They were devoted partners--until a bullet separated them. Now Lila McIntyre worked a desk job and Brian Cavanaugh was chief of detectives. Suddenly, they were worlds apart. And yet, when she started getting disturbing phone calls in the middle of the night, newly widowed Lila turned to Brian for help.
He'd kept his feelings for her carefully guarded until now. But as their growing relationship infuriated a stalker, Brian had to hold back once more. That fury made him wonder if Lila was chosen at random...or if their tormentor was someone who knew--and hated--them both.
There are no customer reviews available at this time. Would you like to write a review?
January 31, 2008
Number of Print Pages*
Adobe DRM EPUB
* Number of eBook pages may differ. Click here for more information.
Excerpt from Cavanaugh Heat by Marie Ferrarella
The abrupt ring of the telephone didn't wake her.
Despite the fact that she'd gone to bed more than an hour ago, she was still awake. Tense.
Waiting to have the last fragments of serenity wrenched from her. Again. It had been happening more and more frequently. The middle-of-the-night phone calls shattering her peace of mind.
She supposed that she could have closed off the landline, muting the ringer so that when the call came, it wouldn't register, wouldn't cause her heart to race.
But she couldn't shut the phone. She didn't have that luxury because if one of her children called, if she shut off the phone, she wouldn't be able to take the call. She didn't want to worry them, making them wonder why she wasn't home at this hour or wasn't answering her phone.
Or they could need her. All four of them, Zack, Taylor, Riley and even Frank, were on the force as she had been.
As their late father had been.
She would never be able to forgive herself if she missed a life-and-death call just because some phantom nutcase seemed bent on spooking her.
Sitting up, Lila McIntyre turned on the lamp and squinted at the light's harsh intrusion. Over in the corner, Duchess, her ten-year-old German shepherd, picked up her head as if to ask, "What's wrong?"
"Go back to sleep," she told the dog, but Duchess kept on eyeing the ringing phone. And wouldn't stop until she answered it.
Edgy, Lila felt like throwing the phone across the room instead of picking up the receiver. With effort, she made herself calm down. Whoever was on the other end of the line wanted her to lose control. If she gave in to a fit of temper, she'd be playing into his hands, doing exactly what he wanted her to do.
Lila looked at the phone's LCD screen. All it told her was that the incoming call was "out-of-area." No number, no hint.
Whoever it was was playing mind games, she thought. But why? Nothing came to her.
Maybe it was just a nut job, pure and simple. It was the most plausible explanation, but her intuition told her no.
Drawing in a long breath, Lila snatched up the receiver and pressed it to her ear. The very act made her shiver.
"Hello?" she snapped. It wasn't a greeting, but a demand. A demand for a reply.
There was no answer on the other end of the line. Only the faint sound of someone breathing. Someone listening to the sound of her voice while keeping his own a secret.
What do you want from me? she asked silently. Out loud, she did her best to sound bored. "You know, this isn't funny anymore. I can have this traced and when I find out who you are, there are going to be consequences. Consequences you're not going to like." Lila looked down and saw that she had dug her nails into the comforter, gathering it into a wad. She released it--but wasn't able to do the same with the tension that rode roughshod over her. "So why don't you do yourself a favor and stop acting like an eight-year-old?"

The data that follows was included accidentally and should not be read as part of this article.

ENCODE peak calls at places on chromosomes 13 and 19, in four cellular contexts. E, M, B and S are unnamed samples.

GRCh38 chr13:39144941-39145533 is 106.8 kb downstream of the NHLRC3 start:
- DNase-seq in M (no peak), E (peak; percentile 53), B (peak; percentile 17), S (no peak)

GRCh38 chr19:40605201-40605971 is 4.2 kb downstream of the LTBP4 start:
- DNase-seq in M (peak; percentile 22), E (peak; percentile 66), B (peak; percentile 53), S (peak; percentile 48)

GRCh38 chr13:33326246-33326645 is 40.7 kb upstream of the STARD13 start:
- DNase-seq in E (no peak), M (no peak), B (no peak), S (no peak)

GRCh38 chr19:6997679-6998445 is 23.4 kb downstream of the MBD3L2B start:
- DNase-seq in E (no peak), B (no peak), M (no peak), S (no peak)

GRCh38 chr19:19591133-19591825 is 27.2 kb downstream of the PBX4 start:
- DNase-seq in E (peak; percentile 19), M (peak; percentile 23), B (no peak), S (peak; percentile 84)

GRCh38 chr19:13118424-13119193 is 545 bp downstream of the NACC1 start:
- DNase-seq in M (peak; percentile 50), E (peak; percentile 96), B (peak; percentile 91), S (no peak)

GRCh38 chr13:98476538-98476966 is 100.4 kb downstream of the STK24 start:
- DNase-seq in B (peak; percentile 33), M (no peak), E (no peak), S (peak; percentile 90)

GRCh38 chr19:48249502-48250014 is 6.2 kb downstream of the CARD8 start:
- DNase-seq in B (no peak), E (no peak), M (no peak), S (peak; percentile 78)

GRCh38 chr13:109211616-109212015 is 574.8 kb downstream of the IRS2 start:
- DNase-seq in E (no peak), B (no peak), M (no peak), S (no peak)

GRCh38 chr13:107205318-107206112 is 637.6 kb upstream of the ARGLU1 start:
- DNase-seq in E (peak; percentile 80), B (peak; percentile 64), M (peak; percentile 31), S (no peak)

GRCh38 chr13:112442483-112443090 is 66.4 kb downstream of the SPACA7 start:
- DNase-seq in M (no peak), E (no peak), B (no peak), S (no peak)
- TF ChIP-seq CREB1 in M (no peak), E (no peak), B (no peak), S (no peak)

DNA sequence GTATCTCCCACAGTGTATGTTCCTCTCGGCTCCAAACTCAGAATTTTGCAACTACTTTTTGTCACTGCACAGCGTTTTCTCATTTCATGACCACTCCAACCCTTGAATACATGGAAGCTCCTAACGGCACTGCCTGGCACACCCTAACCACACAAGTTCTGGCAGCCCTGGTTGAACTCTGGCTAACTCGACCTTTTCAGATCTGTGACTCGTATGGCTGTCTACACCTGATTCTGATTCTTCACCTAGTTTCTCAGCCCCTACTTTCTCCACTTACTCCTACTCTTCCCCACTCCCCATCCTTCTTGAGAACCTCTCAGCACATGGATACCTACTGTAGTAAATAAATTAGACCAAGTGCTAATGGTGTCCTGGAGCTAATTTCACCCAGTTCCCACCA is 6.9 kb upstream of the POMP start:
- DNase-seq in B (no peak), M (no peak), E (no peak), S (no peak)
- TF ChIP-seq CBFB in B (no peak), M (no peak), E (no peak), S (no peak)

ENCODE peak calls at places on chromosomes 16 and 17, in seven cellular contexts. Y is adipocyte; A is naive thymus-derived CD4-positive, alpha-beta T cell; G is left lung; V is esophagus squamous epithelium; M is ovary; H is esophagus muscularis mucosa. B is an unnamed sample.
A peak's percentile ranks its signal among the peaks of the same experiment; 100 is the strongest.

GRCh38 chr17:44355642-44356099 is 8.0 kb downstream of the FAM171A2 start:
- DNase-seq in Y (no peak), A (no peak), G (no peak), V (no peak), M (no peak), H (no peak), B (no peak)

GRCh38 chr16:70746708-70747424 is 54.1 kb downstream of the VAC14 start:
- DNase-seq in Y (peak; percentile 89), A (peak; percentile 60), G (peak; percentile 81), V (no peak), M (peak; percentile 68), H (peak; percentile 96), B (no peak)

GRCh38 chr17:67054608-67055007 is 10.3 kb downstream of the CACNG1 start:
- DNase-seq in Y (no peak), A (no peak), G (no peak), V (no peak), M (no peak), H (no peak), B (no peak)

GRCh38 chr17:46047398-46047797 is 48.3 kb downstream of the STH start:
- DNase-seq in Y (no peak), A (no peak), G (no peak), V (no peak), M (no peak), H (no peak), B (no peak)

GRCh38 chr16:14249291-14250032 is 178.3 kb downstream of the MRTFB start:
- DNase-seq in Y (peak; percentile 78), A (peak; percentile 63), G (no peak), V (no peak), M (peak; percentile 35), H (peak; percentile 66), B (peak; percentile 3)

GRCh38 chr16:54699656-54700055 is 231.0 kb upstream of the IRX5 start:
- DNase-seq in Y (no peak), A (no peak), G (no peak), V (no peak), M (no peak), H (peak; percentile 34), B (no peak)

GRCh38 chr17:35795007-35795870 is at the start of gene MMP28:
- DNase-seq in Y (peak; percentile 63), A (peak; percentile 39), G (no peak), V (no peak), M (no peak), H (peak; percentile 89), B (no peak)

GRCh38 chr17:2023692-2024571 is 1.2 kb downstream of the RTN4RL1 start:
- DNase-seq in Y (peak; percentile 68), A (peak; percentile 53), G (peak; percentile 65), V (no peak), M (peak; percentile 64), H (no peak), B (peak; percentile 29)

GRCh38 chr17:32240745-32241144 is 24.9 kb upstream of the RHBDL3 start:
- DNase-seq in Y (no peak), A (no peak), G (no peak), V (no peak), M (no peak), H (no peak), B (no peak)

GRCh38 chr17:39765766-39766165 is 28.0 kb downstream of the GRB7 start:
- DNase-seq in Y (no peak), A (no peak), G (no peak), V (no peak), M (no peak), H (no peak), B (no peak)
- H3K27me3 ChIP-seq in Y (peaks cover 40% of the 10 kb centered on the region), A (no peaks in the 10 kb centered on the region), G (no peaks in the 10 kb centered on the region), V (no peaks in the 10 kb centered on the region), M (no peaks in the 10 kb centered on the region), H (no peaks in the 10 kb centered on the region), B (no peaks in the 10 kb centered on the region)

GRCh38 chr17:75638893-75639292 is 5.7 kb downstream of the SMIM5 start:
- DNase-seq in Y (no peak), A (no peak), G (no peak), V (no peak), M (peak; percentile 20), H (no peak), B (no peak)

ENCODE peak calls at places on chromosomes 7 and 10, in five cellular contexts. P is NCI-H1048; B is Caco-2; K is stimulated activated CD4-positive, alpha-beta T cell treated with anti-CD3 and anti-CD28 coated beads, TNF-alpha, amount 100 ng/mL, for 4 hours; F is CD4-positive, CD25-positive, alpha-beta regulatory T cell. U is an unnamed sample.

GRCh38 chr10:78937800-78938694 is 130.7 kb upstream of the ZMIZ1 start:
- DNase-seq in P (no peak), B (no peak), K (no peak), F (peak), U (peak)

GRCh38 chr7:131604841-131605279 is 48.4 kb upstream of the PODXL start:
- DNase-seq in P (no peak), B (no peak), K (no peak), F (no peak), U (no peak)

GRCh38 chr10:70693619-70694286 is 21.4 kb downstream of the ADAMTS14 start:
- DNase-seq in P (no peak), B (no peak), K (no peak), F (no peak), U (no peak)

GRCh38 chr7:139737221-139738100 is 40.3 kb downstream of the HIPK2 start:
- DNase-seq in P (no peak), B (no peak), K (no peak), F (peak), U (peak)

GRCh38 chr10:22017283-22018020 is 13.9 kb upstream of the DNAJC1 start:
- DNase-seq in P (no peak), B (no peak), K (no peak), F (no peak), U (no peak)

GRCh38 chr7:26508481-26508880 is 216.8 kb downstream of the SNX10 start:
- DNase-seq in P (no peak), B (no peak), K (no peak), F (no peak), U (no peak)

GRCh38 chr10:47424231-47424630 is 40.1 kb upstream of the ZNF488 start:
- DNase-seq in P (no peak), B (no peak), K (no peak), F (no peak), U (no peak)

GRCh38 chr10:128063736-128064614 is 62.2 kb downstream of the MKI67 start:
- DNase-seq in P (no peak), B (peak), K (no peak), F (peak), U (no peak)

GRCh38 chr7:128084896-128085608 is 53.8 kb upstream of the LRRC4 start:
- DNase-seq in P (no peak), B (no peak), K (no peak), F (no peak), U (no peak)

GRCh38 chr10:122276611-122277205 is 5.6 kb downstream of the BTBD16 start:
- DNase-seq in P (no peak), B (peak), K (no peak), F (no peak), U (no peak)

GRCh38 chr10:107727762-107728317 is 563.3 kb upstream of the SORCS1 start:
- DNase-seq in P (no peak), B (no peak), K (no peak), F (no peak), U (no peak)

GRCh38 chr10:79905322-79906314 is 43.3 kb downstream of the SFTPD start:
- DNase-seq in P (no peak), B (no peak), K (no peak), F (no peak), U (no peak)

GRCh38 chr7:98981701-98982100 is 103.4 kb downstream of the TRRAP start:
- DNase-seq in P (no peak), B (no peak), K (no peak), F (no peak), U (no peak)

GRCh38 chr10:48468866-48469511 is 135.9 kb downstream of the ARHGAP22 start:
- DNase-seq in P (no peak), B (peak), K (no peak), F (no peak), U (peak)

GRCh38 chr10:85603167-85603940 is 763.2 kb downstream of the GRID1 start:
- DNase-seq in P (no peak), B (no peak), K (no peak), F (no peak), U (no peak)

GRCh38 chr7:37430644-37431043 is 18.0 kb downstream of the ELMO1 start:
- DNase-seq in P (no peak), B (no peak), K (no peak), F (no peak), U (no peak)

There was no response, just another soft breath drawn in and exhaled. And then came a "click" in her ear. The caller was gone.
Lila sat there, holding the receiver, annoyed with herself. Annoyed because she was allowing this jerk to get to her.
"If you'd like to place a call..."
Lila jumped as the metallic female voice instructed her to dial again. With a muffled curse, she threw the receiver into the cradle. The recording was abruptly silenced.
Her hand shook as she dragged it through tousled honey-blond hair.
It was the twenty-first call.
By definition, a peace officer should like peace. Despite the fact that he had risen up through the ranks and was now the chief of detectives, a position he had held for quite some time, Brian Cavanaugh still considered himself a peace officer.
A peace officer who hated peace and quiet.
Oh, he didn't hate it on the streets of Aurora, a city that he and rather a large portion of his family patrolled and thought of as their own. The peace on the streets was something he took exceptional pride in. Maintaining it was what he was all about--professionally. The peace and quiet he hated was the type that assaulted him when he first opened his eyes in the morning. The kind that slapped him across the face when he walked through the front door of his house every evening.
Not all that long ago, that same house rang with the sounds of voices, as likely as not raised either in laughter or in frustrated fits of temper that dissolved as quickly as they materialized. The voices of his wife and his children, three boys and a girl.
An amused smile curved his mouth. He could just hear their response to that. They wouldn't have taken kindly to being referred to as children. They saw themselves as--and were--adults. Three men and a woman--all of whom would always be his children long after they traded in their service revolvers and law books for canes.
Troy, Jared, Dax and Janelle were all married now and Susan, his wife, had died by her own hand several years ago. Leaving him with a whole lot of empty space. What had once been a home had become a house where he laundered his clothes, slept and, on occasion, ate.